Clues about your health could be right at your fingertips. Take a look at your nails. They could give insight about possible health concerns.
Many nail changes are normal and nothing to worry about. But sometimes changes in the way your nails look and grow can be a sign of disease. Nails are actually specialized skin cells. They’re made of keratin, a protein also found in your hair and skin.
“Nails aren’t just for appearances,” explains New York University’s Dr. Mayumi Ito, who studies how skin cells regenerate. Your nails protect the ends of your fingers and toes. They also help you grip objects and pick off small things. It would be harder to turn the pages of a book or pick up a thread without fingernails.
The part of the nail you can see is called the nail plate. Nails grow from a region at the base of the nail under the skin called the nail matrix. Here, new nail cells are made and packed together. Older nail cells are then pushed to the surface of the fingertip. Ito was the first to identify thein the nail matrix that cause nails to grow.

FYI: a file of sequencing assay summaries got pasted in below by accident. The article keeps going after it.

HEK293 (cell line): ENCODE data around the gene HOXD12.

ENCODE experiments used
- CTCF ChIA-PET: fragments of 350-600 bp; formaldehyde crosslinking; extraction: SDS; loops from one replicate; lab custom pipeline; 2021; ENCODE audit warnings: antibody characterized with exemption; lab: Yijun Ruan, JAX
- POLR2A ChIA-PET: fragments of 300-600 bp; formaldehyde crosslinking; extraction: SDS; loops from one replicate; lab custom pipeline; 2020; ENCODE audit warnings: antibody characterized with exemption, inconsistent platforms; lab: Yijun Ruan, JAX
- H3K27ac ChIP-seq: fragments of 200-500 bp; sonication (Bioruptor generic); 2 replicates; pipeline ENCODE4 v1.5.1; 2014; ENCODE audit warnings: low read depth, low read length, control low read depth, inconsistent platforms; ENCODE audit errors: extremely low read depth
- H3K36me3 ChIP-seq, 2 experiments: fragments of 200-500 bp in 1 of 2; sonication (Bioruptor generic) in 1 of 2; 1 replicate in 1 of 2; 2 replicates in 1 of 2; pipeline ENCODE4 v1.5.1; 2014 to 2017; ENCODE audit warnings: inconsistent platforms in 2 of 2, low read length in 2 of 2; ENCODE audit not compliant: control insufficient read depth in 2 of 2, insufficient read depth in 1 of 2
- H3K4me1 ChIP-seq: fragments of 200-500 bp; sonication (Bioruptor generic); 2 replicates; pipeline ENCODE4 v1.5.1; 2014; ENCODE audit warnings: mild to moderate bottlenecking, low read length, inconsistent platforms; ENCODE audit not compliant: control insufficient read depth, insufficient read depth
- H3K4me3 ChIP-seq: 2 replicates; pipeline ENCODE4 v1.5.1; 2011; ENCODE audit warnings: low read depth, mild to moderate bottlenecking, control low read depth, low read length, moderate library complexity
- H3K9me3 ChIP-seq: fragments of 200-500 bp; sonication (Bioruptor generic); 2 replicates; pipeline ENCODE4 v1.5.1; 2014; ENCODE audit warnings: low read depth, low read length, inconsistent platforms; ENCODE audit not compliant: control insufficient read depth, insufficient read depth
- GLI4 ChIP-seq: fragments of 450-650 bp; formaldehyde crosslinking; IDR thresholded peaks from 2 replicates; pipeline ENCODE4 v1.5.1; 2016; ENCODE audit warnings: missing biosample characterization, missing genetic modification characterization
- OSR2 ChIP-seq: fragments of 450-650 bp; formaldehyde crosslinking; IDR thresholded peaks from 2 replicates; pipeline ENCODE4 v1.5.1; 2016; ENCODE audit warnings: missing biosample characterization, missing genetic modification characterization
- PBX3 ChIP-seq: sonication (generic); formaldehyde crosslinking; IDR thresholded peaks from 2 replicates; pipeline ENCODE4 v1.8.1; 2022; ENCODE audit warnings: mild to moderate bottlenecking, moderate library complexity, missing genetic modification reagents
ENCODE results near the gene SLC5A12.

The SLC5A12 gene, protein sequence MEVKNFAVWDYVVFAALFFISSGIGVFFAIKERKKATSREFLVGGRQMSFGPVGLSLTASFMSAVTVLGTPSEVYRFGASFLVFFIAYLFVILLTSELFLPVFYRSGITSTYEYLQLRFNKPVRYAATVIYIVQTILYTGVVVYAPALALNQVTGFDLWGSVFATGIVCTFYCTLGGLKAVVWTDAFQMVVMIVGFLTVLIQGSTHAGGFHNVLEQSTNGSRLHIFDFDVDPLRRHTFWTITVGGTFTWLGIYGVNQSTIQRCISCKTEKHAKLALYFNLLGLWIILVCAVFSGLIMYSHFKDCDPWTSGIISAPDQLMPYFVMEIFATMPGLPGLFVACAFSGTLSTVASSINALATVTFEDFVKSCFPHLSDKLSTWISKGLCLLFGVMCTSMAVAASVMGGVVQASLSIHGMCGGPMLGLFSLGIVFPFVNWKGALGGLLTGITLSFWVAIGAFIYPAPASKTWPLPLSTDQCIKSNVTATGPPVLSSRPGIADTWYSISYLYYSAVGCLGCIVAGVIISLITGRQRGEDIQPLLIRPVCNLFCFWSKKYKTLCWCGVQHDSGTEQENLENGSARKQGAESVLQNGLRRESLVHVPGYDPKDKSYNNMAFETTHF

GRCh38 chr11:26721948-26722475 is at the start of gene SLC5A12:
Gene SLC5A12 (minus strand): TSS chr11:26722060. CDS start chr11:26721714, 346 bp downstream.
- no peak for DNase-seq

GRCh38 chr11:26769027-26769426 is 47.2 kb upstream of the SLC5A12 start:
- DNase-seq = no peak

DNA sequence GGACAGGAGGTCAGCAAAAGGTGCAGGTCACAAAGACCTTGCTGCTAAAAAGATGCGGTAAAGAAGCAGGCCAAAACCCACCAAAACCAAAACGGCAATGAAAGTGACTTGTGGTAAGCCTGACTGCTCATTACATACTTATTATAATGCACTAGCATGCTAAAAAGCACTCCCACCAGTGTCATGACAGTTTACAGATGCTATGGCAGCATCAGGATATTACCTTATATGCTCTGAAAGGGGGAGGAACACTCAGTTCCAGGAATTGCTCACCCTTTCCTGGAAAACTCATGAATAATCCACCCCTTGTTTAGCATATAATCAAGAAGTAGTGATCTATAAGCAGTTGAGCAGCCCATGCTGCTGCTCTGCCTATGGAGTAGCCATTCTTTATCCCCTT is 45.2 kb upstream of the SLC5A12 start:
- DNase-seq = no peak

Carol graduated from Riverside White Cross School of Nursing in Columbus, Ohio and received her diploma as a registered nurse. She attended Bowling Green State University where she received a Bachelor of Arts Degree in History and Literature. She attended the University of Toledo, College of Nursing, and received a Master’s of Nursing Science Degree as an Educator.
She has traveled extensively, is a photographer, and writes on medical issues. Carol has three children RJ, Katherine, and Stephen – one daughter-in-law; Katie – two granddaughters; Isabella Marianna and Zoe Olivia – and one grandson, Alexander Paul. She also shares her life with her husband Gordon Duff, many cats, and two rescues.